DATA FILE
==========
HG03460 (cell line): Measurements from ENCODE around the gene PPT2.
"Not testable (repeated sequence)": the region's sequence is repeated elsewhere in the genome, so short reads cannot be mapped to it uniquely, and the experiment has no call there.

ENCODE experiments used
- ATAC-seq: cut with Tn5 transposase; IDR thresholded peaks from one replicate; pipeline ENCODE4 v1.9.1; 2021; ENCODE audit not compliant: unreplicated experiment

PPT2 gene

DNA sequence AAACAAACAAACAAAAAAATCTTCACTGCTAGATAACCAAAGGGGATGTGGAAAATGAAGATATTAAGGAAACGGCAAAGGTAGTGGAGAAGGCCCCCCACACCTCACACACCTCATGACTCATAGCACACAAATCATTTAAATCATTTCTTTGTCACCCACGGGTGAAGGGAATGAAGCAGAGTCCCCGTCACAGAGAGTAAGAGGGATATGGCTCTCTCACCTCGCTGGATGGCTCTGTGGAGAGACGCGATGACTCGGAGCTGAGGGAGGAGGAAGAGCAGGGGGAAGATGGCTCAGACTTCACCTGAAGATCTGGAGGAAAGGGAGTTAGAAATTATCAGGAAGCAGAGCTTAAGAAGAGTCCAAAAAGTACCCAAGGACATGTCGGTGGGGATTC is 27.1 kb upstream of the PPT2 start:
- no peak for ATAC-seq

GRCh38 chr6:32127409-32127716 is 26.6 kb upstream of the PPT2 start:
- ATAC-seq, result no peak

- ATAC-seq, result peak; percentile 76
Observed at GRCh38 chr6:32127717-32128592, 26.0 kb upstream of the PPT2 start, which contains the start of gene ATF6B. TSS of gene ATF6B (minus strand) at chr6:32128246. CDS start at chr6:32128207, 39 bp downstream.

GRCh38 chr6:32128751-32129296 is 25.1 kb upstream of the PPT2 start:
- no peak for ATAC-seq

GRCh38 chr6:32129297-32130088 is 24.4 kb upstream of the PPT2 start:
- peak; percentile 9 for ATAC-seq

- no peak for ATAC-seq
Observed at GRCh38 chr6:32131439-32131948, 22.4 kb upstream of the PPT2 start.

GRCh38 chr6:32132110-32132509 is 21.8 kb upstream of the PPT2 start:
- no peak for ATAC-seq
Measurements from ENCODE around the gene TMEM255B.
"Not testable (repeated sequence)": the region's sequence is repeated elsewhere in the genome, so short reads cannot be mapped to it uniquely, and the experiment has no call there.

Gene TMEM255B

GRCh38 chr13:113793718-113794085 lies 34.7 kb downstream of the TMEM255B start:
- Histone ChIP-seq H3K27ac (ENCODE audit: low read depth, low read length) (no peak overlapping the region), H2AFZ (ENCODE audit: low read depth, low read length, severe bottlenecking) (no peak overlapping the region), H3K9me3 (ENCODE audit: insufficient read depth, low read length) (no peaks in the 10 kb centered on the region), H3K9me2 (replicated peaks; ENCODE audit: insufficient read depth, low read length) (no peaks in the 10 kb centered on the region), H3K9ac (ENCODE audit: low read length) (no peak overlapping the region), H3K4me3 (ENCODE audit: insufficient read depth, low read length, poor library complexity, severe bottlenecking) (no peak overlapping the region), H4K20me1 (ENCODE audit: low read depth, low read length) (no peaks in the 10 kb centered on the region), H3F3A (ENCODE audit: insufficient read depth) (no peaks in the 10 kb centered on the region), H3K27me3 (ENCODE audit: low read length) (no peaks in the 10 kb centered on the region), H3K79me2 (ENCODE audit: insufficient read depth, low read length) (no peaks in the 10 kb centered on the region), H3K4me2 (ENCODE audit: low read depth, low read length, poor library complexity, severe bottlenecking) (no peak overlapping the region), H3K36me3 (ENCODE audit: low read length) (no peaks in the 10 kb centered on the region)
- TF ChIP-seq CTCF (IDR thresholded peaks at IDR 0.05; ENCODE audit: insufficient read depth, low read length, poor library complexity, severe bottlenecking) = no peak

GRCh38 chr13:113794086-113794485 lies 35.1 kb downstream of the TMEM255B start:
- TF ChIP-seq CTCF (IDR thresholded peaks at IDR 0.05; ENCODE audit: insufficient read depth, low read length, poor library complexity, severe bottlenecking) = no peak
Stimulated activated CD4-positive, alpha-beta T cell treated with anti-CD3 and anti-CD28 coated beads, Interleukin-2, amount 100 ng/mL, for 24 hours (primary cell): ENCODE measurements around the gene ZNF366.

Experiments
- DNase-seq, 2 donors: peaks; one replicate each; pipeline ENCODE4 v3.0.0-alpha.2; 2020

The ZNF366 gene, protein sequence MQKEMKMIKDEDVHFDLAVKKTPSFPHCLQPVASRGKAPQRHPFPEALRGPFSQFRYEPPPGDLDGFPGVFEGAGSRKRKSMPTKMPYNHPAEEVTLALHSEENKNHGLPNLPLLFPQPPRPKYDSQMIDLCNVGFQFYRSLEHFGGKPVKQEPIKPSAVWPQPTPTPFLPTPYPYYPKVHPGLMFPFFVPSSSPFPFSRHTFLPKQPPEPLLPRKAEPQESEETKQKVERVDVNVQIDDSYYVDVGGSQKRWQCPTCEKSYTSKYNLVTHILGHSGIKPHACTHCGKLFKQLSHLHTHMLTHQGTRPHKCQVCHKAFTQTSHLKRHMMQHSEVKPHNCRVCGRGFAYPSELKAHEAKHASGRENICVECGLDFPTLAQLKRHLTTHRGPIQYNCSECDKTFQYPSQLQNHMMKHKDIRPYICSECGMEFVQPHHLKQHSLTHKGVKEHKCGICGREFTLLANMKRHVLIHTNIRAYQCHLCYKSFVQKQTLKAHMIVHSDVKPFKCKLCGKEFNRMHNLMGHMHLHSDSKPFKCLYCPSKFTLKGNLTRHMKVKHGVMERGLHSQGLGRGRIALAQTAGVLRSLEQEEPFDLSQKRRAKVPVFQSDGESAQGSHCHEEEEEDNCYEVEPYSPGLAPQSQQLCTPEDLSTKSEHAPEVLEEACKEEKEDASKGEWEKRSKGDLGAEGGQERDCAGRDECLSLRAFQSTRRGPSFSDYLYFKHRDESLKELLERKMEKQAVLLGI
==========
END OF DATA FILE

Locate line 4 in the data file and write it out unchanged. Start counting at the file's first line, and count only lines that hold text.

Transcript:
- ATAC-seq: cut with Tn5 transposase; IDR thresholded peaks from one replicate; pipeline ENCODE4 v1.9.1; 2021; ENCODE audit not compliant: unreplicated experiment